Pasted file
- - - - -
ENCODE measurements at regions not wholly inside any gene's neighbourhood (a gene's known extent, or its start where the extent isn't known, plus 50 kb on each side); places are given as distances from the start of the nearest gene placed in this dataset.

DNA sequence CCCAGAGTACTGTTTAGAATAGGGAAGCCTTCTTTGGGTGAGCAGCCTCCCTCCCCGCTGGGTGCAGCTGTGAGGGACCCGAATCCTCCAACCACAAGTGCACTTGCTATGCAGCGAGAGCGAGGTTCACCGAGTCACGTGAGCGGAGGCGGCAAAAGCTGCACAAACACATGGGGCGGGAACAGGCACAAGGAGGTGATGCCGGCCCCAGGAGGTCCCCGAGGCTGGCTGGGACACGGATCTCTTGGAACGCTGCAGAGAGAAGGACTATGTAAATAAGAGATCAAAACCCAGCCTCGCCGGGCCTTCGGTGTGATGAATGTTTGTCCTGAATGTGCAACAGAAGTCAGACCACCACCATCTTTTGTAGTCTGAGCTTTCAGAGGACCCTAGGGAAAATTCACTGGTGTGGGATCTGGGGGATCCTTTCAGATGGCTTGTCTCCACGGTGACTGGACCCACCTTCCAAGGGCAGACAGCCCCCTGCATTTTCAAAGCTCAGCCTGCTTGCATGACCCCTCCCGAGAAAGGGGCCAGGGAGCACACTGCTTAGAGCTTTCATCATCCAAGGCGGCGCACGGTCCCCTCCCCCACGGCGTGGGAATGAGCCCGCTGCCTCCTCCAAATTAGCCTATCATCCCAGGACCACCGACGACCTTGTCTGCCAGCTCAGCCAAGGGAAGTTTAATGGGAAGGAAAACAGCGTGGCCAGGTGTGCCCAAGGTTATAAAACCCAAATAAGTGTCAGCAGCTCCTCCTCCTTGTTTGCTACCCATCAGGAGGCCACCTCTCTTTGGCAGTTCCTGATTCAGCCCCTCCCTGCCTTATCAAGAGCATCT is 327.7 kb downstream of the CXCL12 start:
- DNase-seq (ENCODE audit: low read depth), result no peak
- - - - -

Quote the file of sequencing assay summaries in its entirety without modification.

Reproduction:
ENCODE measurements at regions not wholly inside any gene's neighbourhood (a gene's known extent, or its start where the extent isn't known, plus 50 kb on each side); places are given as distances from the start of the nearest gene placed in this dataset.

DNA sequence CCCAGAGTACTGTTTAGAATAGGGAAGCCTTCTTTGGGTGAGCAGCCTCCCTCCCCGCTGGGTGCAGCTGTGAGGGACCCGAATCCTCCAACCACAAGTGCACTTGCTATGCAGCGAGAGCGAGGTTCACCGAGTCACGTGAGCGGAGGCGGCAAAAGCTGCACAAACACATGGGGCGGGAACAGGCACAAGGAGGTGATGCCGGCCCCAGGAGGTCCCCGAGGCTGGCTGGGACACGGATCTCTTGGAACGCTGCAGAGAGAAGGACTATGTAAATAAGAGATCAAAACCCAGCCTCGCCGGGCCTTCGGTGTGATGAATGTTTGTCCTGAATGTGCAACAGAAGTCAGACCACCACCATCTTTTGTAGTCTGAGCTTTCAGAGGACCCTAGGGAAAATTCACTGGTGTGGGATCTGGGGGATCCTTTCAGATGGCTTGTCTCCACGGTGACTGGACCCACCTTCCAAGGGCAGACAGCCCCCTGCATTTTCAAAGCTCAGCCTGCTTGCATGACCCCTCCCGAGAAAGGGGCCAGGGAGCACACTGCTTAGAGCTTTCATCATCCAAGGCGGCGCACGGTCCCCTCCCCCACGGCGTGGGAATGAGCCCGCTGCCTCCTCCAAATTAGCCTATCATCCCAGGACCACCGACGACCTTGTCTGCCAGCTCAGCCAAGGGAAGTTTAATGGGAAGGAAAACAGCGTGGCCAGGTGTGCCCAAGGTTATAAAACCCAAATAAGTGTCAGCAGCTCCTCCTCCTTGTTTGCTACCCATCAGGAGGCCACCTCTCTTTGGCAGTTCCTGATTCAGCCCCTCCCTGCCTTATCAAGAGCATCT is 327.7 kb downstream of the CXCL12 start:
- DNase-seq (ENCODE audit: low read depth), result no peak